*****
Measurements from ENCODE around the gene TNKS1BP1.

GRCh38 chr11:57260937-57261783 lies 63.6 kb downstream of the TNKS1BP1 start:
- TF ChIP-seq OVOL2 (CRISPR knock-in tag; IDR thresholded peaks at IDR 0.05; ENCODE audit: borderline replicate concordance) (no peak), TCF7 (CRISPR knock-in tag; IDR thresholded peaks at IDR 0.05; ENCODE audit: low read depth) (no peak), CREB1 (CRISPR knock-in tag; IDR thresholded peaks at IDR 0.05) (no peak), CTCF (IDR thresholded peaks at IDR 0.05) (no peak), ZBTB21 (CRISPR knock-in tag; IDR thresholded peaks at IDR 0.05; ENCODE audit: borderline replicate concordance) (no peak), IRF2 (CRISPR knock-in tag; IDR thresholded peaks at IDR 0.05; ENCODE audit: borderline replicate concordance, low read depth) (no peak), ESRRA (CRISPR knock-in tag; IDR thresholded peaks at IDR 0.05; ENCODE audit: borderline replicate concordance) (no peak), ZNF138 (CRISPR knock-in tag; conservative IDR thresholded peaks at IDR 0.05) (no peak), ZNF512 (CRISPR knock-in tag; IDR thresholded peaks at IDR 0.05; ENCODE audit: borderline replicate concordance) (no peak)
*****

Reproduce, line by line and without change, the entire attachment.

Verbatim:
Measurements from ENCODE around the gene TNKS1BP1.

GRCh38 chr11:57260937-57261783 lies 63.6 kb downstream of the TNKS1BP1 start:
- TF ChIP-seq OVOL2 (CRISPR knock-in tag; IDR thresholded peaks at IDR 0.05; ENCODE audit: borderline replicate concordance) (no peak), TCF7 (CRISPR knock-in tag; IDR thresholded peaks at IDR 0.05; ENCODE audit: low read depth) (no peak), CREB1 (CRISPR knock-in tag; IDR thresholded peaks at IDR 0.05) (no peak), CTCF (IDR thresholded peaks at IDR 0.05) (no peak), ZBTB21 (CRISPR knock-in tag; IDR thresholded peaks at IDR 0.05; ENCODE audit: borderline replicate concordance) (no peak), IRF2 (CRISPR knock-in tag; IDR thresholded peaks at IDR 0.05; ENCODE audit: borderline replicate concordance, low read depth) (no peak), ESRRA (CRISPR knock-in tag; IDR thresholded peaks at IDR 0.05; ENCODE audit: borderline replicate concordance) (no peak), ZNF138 (CRISPR knock-in tag; conservative IDR thresholded peaks at IDR 0.05) (no peak), ZNF512 (CRISPR knock-in tag; IDR thresholded peaks at IDR 0.05; ENCODE audit: borderline replicate concordance) (no peak)